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2 ways to deal with Hurricane Sandy's devastating effects

By HERWriter
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Written by Dr. Keith Ablow

There is a mental “trick” to making it through adversity — and it really isn’t a “trick” at all because it is so closely aligned with the truth. Call it a “truth trick.” It isn’t meant to be a cure-all, and it doesn’t lessen the reality of how painful it is digging out from a storm or looking at a flooded home, let alone grieving the loss of a loved one.

What it does is put you back in control while facing pain.

Here’s the “truth trick:” Keep reminding yourself that every trauma will end up defining you by the strength, determination and empathy you bring to it. You are being tested and you have the capacity to out-perform all expectations.

In other words—while no one would invite suffering upon him- or herself—every challenging chapter in your life story brings with it the opportunity to deploy internal resources of courage, creativity and compassion. And putting those resources into play inevitably hones you in the direction of what is good and decent and worthy in human beings.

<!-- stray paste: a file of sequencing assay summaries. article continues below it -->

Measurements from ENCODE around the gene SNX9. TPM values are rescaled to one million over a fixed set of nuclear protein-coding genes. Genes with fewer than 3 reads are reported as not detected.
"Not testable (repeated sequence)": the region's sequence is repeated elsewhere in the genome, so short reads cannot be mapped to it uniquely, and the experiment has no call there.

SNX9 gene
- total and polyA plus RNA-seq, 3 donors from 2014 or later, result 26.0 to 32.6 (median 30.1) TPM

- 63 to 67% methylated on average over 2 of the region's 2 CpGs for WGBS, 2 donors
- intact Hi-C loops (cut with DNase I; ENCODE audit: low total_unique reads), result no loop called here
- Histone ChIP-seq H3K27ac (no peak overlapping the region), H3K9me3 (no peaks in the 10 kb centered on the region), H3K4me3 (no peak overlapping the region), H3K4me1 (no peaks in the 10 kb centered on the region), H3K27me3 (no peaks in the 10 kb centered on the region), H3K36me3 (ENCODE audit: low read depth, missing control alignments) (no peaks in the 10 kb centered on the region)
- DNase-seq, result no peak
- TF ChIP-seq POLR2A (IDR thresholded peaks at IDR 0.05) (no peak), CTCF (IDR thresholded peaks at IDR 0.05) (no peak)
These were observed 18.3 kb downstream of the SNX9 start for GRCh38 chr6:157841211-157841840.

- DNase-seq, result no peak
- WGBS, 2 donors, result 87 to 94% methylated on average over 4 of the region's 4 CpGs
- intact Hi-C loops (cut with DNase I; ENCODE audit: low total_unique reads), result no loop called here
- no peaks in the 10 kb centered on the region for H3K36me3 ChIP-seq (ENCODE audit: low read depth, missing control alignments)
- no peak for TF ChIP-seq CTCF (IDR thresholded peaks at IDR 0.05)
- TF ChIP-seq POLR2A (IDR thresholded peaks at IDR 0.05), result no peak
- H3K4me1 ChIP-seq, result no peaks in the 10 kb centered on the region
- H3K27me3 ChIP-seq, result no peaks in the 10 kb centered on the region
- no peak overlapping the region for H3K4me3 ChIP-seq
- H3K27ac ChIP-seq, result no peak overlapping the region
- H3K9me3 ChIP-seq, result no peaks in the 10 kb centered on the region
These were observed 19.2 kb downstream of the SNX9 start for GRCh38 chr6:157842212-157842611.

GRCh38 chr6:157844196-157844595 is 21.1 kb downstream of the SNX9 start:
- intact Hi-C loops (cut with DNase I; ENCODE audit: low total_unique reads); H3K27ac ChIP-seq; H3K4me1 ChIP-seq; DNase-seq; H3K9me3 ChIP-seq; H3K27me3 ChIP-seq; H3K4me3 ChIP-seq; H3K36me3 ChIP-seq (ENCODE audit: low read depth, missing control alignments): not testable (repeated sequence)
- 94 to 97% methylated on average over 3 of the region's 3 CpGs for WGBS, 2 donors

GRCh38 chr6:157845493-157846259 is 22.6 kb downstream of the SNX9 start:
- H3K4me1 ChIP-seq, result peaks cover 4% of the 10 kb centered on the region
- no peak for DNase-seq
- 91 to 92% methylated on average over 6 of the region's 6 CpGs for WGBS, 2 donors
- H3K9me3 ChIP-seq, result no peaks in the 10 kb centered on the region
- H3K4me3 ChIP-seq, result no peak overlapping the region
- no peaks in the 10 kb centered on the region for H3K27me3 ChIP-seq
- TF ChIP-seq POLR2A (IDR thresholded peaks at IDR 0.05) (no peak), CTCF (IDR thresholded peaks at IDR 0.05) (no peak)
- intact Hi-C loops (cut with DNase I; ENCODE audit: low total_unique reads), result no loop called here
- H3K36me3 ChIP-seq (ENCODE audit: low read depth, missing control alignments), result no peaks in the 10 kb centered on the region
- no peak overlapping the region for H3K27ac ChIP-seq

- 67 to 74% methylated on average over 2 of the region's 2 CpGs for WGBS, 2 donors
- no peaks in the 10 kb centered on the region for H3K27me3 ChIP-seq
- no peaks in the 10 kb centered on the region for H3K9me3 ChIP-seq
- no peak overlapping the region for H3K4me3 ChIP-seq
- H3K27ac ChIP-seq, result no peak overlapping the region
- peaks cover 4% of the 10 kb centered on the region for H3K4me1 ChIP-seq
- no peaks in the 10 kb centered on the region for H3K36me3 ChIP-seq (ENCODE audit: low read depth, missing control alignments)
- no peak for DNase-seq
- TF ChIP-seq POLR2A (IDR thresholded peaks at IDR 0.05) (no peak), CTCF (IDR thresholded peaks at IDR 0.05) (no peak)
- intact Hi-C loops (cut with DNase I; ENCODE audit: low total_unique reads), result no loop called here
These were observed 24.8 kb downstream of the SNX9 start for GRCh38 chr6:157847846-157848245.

This “truth trick” can help you redefine yourself as a survivor, rather than a victim. It helps you lean into the wind, rather than be set back on your heels.

Remind yourself that the courage, creativity and compassion you demonstrate will be contagious to others. Your friends and relatives, including your children, will witness you at your best—confronting adversity with grace. And, make no mistake about it, they can be changed by the power of your example. Your son or daughter, facing a trauma later in life, will have a secret reserve of self-esteem and self-determination because you gave it to him or her, quite literally, as a gift.

I have used this truth trick myself, as a way of calling out the most resilient part of myself. It works. Consciously being aware that you are being tested, not just tortured, can be life-changing.

There’s one other "truth-trick" I use all the time. I don’t know exactly when I came up with it, but I started using it again and again after my first child was born.

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We value and respect our HERWriters' experiences, but everyone is different. Many of our writers are speaking from personal experience, and what's worked for them may not work for you. Their articles are not a substitute for medical advice, although we hope you can gain knowledge from their insight.